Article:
Trump vs. Kelly: Ivanka Reportedly Leading Search for New Chief of Staff

Trump's unhappiness with his Chief of Staff John Kelly apparently stems from an incident last week in which Trump rebuked Kelly for saying that his views on the boarder wall had evolved

U.S. President Donald Trump introduces his daughter Ivanka to speak during a visit to H&K Equipment Company in Coraopolis, Pennsylvania, January 18, 2018
REUTERS/Kevin Lamarque

 Vanity Fair published an explosive report Monday quoting sources "close to the White House" saying that Donald Trump is looking to replace his Chief of Staff John Kelly. 

“The more Kelly plays up that he’s being the adult in the room - that it’s basically combat duty and he’s serving the country - that kind of thing drives Trump nuts,” Vanity Fair's Gabriel Sherman quoted a Republican as saying.

Sherman added that, "Ivanka [Trump] is also playing a central role in the search, quietly field-testing ideas with people. 'Ivanka is the most worried about it. She’s trying to figure who replaces Kelly.'"

Sherman did note that another source claimed nothing will happen quickly as, "He [Kelly] wants to stay longer than Reince [Priebus]" - Trump's first chief of staff. The report also claimed that this may just be a "Sessions moment" - meaning that Trump may just be blowing off steam in an attempt to get Kelly in line.

Trump's unhappiness with Kelly apparently stems from an incident last week in which Trump insisted his views on a border wall with Mexico have not evolved, pushing back against his own chief of staff’s comments to lawmakers.

Trump said on Twitter last Thursday: “The Wall is the Wall, it has never changed or evolved from the first day I conceived of it.”

Some Democrats who met with White House chief of staff John Kelly on Wednesday say Kelly told them parts of the border don’t need a wall — and that Trump didn’t know that when making campaign promises.

Trump tweeted Thursday that some of the wall will be “see through,” and he wrote that the wall was never supposed to be built where there are natural barriers. He added that it “will be paid for, directly or indirectly, or through longer term reimbursement, by Mexico, which has a ridiculous $71 billion dollar trade surplus with the U.S.”

Kelly’s assertion that Trump’s views on immigration had evolved came as lawmakers try to reach accord on protecting hundreds of thousands of young immigrants from deportation, a push the White House and Republicans say they would back, if it’s coupled with tough border security measures and other restrictions.

Trump tweeted Thursday, “If there is no Wall, there is no Deal!” He said the U.S. needs a wall “to help stop the massive inflow of drugs from Mexico, now rated the number one most dangerous country in the world.”

Kelly made the remarks about Trump and the wall Wednesday at a closed-door meeting with members of the Congressional Hispanic Caucus, participants said, and he made similar comments later on Fox News Channel.

Kelly said on Fox he told the caucus that “they all say things during the course of campaigns that may or may not be fully informed.” He said Trump has “very definitely changed his attitude” toward protecting the young immigrants, “and even the wall, once we briefed him.”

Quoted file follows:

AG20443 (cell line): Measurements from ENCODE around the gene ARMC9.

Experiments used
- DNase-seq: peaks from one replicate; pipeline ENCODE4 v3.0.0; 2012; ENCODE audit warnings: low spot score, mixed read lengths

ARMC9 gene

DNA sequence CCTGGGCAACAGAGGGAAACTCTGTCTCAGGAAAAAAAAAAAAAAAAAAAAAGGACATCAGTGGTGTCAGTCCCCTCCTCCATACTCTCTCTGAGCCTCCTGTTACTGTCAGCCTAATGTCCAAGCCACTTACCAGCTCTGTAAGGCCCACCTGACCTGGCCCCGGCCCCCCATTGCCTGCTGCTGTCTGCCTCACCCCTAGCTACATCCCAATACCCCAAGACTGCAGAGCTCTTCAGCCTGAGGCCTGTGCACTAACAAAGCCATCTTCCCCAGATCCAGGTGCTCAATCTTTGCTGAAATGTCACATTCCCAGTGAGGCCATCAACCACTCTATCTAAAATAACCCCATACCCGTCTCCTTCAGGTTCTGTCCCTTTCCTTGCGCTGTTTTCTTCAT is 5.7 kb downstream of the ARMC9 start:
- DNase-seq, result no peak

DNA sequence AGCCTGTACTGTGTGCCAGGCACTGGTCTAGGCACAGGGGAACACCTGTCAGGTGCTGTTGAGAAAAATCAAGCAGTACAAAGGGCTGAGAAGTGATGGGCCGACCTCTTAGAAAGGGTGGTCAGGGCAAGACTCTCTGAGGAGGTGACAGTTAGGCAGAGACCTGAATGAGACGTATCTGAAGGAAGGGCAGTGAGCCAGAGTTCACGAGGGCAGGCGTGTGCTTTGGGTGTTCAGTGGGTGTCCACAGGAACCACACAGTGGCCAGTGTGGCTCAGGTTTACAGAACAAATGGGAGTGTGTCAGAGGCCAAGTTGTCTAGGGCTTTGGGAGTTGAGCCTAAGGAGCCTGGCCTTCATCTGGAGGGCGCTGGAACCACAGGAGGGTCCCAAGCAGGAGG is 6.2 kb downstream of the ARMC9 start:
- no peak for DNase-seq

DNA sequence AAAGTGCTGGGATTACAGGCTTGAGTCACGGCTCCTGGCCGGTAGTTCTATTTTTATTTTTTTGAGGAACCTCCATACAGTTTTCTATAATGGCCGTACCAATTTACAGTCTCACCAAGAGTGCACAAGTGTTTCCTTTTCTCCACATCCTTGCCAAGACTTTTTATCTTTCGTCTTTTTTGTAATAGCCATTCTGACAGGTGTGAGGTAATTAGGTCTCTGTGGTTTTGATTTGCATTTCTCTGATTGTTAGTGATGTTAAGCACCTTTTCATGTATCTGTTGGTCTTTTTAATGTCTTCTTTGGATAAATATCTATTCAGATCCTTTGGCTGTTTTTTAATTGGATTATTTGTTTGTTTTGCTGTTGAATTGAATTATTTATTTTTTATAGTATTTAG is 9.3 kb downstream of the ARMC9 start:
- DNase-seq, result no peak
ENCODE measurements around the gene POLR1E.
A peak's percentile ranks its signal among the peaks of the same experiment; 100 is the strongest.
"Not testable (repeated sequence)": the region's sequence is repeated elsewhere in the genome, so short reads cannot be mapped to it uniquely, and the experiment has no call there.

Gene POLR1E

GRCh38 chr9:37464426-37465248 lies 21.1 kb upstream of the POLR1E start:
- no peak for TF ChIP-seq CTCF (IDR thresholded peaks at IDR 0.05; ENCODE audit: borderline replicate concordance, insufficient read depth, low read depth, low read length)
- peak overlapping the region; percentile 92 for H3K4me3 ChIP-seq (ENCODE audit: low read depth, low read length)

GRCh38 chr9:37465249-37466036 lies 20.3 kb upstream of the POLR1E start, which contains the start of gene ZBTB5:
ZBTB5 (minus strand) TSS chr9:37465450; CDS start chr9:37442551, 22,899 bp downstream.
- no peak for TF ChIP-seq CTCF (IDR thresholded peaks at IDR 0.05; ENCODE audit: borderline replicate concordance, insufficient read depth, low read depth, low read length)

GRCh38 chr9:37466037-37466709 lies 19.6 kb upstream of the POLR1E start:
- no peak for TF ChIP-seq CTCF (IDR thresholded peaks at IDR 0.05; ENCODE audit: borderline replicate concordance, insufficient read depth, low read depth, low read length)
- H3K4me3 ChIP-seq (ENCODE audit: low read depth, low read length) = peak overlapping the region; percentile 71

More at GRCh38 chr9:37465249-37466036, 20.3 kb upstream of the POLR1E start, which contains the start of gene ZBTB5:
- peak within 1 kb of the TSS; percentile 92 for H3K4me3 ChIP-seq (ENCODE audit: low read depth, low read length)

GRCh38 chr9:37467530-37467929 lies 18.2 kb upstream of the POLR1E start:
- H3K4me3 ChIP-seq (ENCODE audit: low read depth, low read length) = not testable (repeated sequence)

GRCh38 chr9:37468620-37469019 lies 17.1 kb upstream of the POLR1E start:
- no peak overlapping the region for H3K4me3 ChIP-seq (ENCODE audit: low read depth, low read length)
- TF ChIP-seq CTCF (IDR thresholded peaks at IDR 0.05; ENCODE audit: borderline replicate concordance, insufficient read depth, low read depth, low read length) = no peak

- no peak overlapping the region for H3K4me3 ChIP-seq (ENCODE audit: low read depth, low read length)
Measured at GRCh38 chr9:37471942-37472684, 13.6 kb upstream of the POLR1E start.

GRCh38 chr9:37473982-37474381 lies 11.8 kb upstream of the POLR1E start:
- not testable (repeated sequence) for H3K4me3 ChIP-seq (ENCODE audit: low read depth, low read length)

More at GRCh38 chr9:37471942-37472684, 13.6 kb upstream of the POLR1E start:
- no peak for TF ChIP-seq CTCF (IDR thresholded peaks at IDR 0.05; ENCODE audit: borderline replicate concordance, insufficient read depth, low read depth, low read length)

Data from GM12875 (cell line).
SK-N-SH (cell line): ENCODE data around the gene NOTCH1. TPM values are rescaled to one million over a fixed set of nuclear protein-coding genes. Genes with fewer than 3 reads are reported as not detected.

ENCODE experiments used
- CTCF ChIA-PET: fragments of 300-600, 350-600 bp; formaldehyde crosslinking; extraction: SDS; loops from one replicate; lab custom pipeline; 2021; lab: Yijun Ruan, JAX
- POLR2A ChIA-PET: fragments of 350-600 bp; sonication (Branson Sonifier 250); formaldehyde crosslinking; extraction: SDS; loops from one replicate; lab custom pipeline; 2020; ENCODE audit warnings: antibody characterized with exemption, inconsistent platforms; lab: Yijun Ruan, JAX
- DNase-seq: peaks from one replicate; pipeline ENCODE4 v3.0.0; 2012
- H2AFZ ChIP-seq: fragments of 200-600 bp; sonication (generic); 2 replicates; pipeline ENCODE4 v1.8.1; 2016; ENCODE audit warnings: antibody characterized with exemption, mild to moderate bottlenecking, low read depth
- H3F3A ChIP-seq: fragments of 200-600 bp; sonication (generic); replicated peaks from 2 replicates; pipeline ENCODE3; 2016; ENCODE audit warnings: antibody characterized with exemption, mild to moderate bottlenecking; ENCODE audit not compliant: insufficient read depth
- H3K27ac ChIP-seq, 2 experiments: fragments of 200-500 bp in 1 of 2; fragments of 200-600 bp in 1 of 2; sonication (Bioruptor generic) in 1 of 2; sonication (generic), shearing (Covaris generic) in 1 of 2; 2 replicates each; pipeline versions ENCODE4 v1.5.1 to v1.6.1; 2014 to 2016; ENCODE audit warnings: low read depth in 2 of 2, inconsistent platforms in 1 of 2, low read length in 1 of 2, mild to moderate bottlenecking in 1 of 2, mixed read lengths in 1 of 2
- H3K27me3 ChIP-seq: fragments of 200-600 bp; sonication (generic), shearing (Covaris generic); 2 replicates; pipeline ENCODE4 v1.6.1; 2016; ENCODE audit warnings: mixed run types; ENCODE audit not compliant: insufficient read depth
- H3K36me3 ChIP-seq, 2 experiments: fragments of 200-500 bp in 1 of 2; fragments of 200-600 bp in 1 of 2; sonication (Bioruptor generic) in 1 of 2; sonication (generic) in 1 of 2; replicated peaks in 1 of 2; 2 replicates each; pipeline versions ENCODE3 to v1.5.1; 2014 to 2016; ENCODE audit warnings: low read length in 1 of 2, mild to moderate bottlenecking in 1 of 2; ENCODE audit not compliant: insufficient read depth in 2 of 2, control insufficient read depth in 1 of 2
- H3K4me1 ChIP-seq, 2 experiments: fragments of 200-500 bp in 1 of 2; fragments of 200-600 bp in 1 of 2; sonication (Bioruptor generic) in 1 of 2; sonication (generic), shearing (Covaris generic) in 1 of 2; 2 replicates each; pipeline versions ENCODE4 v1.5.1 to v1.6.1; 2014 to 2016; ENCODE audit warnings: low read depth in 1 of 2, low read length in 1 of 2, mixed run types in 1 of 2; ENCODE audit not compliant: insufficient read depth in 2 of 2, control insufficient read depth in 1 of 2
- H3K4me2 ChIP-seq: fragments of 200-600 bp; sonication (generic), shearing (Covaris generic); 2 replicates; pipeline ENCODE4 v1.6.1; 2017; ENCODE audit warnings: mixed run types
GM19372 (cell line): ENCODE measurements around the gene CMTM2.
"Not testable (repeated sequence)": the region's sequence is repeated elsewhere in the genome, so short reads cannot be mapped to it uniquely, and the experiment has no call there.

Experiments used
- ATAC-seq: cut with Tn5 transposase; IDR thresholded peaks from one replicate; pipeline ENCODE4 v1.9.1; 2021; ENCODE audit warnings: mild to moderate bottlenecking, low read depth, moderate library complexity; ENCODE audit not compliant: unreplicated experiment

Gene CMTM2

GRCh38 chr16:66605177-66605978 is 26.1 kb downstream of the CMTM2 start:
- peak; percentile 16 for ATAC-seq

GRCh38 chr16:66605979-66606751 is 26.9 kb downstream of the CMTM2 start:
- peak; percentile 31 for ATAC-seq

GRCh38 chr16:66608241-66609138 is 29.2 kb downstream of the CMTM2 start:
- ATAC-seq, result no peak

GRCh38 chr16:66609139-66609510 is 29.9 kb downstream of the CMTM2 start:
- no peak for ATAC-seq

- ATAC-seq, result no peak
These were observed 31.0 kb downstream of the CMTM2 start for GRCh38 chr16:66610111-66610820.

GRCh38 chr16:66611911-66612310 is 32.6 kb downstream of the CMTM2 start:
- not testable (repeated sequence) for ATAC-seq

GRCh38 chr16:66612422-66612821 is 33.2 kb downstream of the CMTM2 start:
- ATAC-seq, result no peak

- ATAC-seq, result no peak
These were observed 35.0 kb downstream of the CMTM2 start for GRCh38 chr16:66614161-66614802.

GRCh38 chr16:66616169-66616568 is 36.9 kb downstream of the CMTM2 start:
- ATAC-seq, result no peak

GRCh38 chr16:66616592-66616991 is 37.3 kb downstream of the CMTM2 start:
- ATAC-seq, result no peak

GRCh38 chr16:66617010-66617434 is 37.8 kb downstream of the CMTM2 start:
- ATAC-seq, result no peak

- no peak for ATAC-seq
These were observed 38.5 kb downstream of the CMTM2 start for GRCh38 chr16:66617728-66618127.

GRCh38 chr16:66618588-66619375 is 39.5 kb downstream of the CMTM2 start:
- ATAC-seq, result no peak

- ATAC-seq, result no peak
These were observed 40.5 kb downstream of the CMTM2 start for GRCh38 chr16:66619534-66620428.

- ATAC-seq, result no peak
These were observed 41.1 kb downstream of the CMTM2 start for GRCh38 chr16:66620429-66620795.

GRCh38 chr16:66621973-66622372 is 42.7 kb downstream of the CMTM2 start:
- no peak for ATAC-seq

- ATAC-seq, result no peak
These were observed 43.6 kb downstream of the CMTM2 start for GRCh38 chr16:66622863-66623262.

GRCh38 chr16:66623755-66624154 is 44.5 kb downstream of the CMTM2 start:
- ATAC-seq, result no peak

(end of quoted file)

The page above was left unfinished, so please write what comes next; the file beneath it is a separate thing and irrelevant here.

“So he has evolved in the way he’s looked at things,” Kelly said. “Campaign to governing are two different things and this president has been very, very flexible in terms of what is within the realms of the possible.”

Kelly’s comments were noteworthy because they openly acknowledged the difference between campaign promises and governing, and even suggested that Trump needed to be educated on the subject.

They also come as lawmakers struggle to reach a bipartisan deal protecting “dreamers” — around 800,000 people who arrived in the U.S. illegally as children and could be deported without legal protections. Part of negotiators’ problem has been uncertainty over what Trump would accept.

“He’s not yet indicated what measure he’s willing to sign,” Senate Majority Leader Mitch McConnell, R-Ky., told reporters Wednesday. “As soon as we figure out what he is for, then I will be convinced that we would not just be spinning our wheels going to this issue on the floor.”

Trump’s tweets on Thursday were hardly the first time his words have been in conflict with comments by a senior aide. Among other clashes, he has repeatedly undercut Secretary of State Rex Tillerson.

Some lawmakers who met with Kelly Wednesday recounted his remarks.

“He specifically said that there’s some areas of the border that didn’t need the wall, and that the president didn’t know that when he was making his campaign promises,” Rep. Ruben Gallego, D-Ariz., said in a brief interview.

Another lawmaker, Rep. Luis, Gutierrez, D-Ill., said Kelly told them that “there were statements made about the wall that were not informed statements. In other words, I’ve informed the president of what it takes to build a wall, so here’s how we’re going to do it. That’s what I understood, and all of that was helpful.”

Many Democrats have said that without an immigration deal in sight, they’ll vote against a Republican bill preventing a weekend government shutdown. Congressional passage must come by Friday to prevent an election-year shutdown of federal agencies that could be damaging to both parties.

During his presidential campaign, Trump made it a mantra to promise to build a “beautiful” wall that would be paid for by Mexico. Supporters at his rallies often chanted, “Build that wall.”

White House officials have repeatedly said it doesn’t have to be a concrete wall from coast to coast but could include large stretches of fencing, technology or other systems. Trump also now wants Congress to provide taxpayer money to finance it.